A college professor in Canada wrote an op-ed for The Washington Post which argues that social justice warriors are “the true defenders of free speech and open debate.” Apparently, he’s never been struck in the head with a bike lock for disagreeing with one.
Matthew Sears, an associate professor of classics and ancient history at the University of New Brunswick, argues in his piece that SJWs have ushered in a new wave of open debate that rivals the more traditional Socratic method:
[M]any now insist that healthy skepticism and free inquiry… are in dire need of a revival in the academy.
I’m not so sure.
In fact, in important ways the social justice approach — which emphasizes the dynamics of power and oppression — that many fear has taken over the humanities and social sciences at its best is actually an improvement over the ‘disinterested pursuit of truth’ and more in line with the Socratic method. In fact, rather than constituting an attack on knowledge, the social justice lens reflects new ideas generated by academic disciplines and experts within them, and generally encourages expanding our knowledge and opening up subjects to new perspectives, much like Socrates advocated.
Sears drew parallels between SJWs and Socrates: “Socrates’s questioning of the powerful made these leaders so uncomfortable that they eventually used trumped-up charges of corrupting the youth to execute him, making him a martyr for free speech and open debate that many exalt today.”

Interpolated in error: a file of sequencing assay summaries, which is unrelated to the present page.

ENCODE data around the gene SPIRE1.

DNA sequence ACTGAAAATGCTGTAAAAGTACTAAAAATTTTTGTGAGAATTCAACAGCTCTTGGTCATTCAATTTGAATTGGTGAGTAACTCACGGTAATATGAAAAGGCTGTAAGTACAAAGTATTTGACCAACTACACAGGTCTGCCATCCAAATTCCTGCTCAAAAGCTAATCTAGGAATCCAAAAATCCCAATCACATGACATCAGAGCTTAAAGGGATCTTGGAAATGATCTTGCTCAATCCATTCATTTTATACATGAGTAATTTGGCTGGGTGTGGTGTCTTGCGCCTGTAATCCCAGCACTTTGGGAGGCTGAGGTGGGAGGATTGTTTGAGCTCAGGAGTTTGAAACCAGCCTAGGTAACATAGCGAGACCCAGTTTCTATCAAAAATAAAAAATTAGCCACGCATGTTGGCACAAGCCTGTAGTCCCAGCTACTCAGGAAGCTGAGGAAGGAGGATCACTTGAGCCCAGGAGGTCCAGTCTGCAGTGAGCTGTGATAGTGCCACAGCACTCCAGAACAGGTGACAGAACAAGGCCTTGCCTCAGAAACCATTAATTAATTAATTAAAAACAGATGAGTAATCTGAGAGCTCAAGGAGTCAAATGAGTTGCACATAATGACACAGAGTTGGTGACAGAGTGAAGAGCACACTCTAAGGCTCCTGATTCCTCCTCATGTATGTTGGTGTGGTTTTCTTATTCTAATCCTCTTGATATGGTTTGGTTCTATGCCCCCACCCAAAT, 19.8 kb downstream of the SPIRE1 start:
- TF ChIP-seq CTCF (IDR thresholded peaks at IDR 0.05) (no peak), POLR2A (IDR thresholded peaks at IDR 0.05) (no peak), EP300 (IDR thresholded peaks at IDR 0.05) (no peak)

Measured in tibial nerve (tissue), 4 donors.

But he then failed to make the connection that SJWs are not the peaceful debaters he thinks they are: “Even if Socrates regularly humiliated his sparring partners, his method of dialectic did not consist of mere ridicule or dismissal of the opinions of others. Rather, he sought out the most renowned experts on any given topic, took their ideas seriously, and proceeded to show where the ideas were lacking.”
Whereas SJWs close their ears to other ideas, yell loudly, throw rocks, set fires, and attempt to destroy anything or anyone with an opposing thought. Not sure how that is similar to Socrates’ or his successors' methods.
Sears is obviously the one disinterested in the pursuit of actual truth and takes the same detour so many leftists take — whatever is true for you is true:
Truth depends on different perspectives and lenses, and this is what experts in the humanities — the so-called social justice warriors — bring to education. Critical theories about race, gender and sexuality are not undermining education. Rather, they complicate and expand our understanding of familiar topics, including those in my own field of classics like ancient Roman imperialism and the nature of Greek homosexuality.
Sears says professors have a job in the classroom to not just be “referees in classroom debates” but act like the “experts” they are and “provide students with the best tools available to engage in debate.”
In his own classroom, Sears admits he doesn’t present “controversial and offensive topics, including rape, war, imperialism, slavery and racism” neutrally from “both sides.” Instead, he provides students the “necessary context” to “grapple with such issues.”
The professor swears that it is “exactly” his job to steer his students in a certain way and that his method is nothing like “P.C.-indoctrination.” It’s the “key to good teaching and learning,” he says.